Monday, March 4, 2013

THE GLORY OF BROWN: GIORGIO MORANDI


One of the joys of my life is that people send me stuff. Joys and banes as I rarely have time to do the blog/book/film/insight/poem/song/youtube justice.

One work I've recently loved, though, is a collection of essays by reader Morgan J. Meis called Ruins. (Morgan is married to Stefany Anne Golberg, whose reflection on the emotional life of plants you may remember from  last year). His subjects range from Moby Dick to Francis Bacon to David Foster Wallace to the Katyn Massacre

Walking the deserted trails of Pittsburgh's Schenley Park last week was a perfect opportunity to mull over Morgan's reflection on Italian painter Giorgio Morandi (1890-1964). He's graciously allowed me to publish it, so to whet your appetite for Ruins, here it is:

By the time Giorgio Morandi discovered himself as an artist he had reduced his universe to a handful of things. These were primarily bottles, tins, jugs, vases, and a few bowls. In a pinch, Morandi was perfectly happy with two tins and a vase. He would arrange the three things and then paint them. Generally he stuck to a muted palate: grays and beige, an overall preponderance of brown. Even when Morandi used brighter colors it still seemed like brown dressing up in drag for the occasion. His paintings do the opposite of pop. They simmer. They wait for you to come to them.

If Morandi painted his two tins and vase in one arrangement one day, he would move the vase a few inches and paint them anew the next day. These minute transformations amazed Morandi. He didn't need anything more. A slight change in the light, a subtle shift in direction, and his world of three things was forever fresh and new.

By all rights, these ought to be the most boring paintings in history. Nothing happens in them. They aren't quite abstract and so do not have the formal freedom to impress us with proportion and color like Mondrian or a wildness in pure movement and action like Pollock. They aren't full-bodied realism either and so cannot show us the richness of fruits and flowers and so forth from traditional still lives nor the striking still life deconstructions by someone like Cezanne. Morandi is content to do as close to nothing as a painter can do. He sits at his easel, year after year, shifts his two tins and the one damn vase, and then paints the scene in his own special vision of muted brownness.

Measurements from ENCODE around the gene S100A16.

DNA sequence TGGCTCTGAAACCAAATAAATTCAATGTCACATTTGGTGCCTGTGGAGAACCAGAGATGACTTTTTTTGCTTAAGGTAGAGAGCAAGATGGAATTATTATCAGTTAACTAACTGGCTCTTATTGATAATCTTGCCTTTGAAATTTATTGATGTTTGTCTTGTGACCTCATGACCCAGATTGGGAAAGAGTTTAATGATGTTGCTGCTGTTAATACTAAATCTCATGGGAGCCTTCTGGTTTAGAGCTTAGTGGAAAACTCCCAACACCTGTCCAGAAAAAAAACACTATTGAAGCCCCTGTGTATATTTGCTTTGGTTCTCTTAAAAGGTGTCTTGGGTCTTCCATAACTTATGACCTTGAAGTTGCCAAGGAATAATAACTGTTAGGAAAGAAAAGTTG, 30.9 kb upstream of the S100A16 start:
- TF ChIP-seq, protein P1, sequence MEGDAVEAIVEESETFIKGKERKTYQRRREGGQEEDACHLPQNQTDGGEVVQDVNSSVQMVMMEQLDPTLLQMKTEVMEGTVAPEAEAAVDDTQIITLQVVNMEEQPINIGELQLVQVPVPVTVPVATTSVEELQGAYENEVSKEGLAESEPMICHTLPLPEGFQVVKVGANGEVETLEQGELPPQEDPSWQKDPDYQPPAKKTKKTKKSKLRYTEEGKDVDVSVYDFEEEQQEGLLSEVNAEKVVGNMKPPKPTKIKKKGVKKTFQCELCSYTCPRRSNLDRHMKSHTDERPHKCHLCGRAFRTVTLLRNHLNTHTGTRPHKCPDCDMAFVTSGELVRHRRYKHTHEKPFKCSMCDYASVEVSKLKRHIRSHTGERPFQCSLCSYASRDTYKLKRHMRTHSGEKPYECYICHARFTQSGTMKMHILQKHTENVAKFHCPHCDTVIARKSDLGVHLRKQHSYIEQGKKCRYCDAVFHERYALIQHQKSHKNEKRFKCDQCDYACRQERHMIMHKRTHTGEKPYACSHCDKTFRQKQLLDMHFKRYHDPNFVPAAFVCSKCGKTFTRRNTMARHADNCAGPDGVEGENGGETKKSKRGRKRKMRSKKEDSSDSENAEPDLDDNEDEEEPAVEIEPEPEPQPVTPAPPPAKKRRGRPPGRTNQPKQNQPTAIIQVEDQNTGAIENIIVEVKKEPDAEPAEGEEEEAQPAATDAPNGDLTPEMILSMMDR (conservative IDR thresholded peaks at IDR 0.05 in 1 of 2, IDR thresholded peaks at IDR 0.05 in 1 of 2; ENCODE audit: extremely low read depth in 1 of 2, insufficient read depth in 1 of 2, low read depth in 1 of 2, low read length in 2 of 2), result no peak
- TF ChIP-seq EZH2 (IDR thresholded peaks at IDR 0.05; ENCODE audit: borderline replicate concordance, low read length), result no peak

Yet, these are extraordinarily beautiful and moving paintings.

That's the shock of it. How did this homely and private Italian man pull it off? People who like to make a distinction between those who merely paint and those who are "painter's painters" like to brag about Morandi and his monkish dedication to the study of light and space and color. Well, he was monkish and unworldly and he loved nothing more than the act of painting, the physical process by which a human being applies a wet, colored substance to a canvas using strokes from a brush. People also like to point out that Morandi studied the paintings of Renaissance masters, particularly Piero della Francesca and Caravaggio. Morandi did learn from these painters, and he carried a certain Renaissance detachment to his studies of objects and the way that they look.

Being a painter's painter is fine, but it doesn't explain the broader appeal of Morandi's work. The results of these paintings are compelling beyond the lessons that they provide for those who think deeply about the practice of painting. The same is true of the Renaissance. It is possible to be excited by Morandi's canvases without seeing them as continuing a tradition of the Quattro and Cinquecento.

Morandi himself never provided much of a roadmap. His most famous comment regarding his own work is, "nothing is more abstract than reality." It's a nicely gnomic utterance and interpreters have jumped all over it. Truly, late Morandi landscapes like Paesaggio (1962)—essentially a couple of blocks of white surrounded by fluffy gray-green spirals and a few hints of pink—are as close to abstraction as any realist painter would dare to get. When Morandi looked at a landscape he looked at it as areas of shape and color counterposed against other areas of shape and color.

But another famous Morandi quote reveals a rather straightforward naturalism. He said, "What interests me most is expressing what's in nature, in the visible world, that is." That's a commitment to representing the world as we actually encounter it. When you put these two things together you don't get a contradiction exactly, but you do get a certain amount of confusion. The two quotes lead us directly to a third: " Everything is a mystery, ourselves, and all things both simple and humble."

I think Morandi is exciting because he is sneaky and he's a liar. He pretends that he's just a modest man letting objects be objects and letting nature be nature. His pastels and repertoire of browns dull the senses, draw you in to his Circean web. Once you're drawn in, Morandi has you. He takes you through a nearly infinite set of examples of how much control he has over the very objects that normally mark our limits as human beings. Every day we are impinged upon. Every day we serve the mute indifference of things, stuff that we cannot control.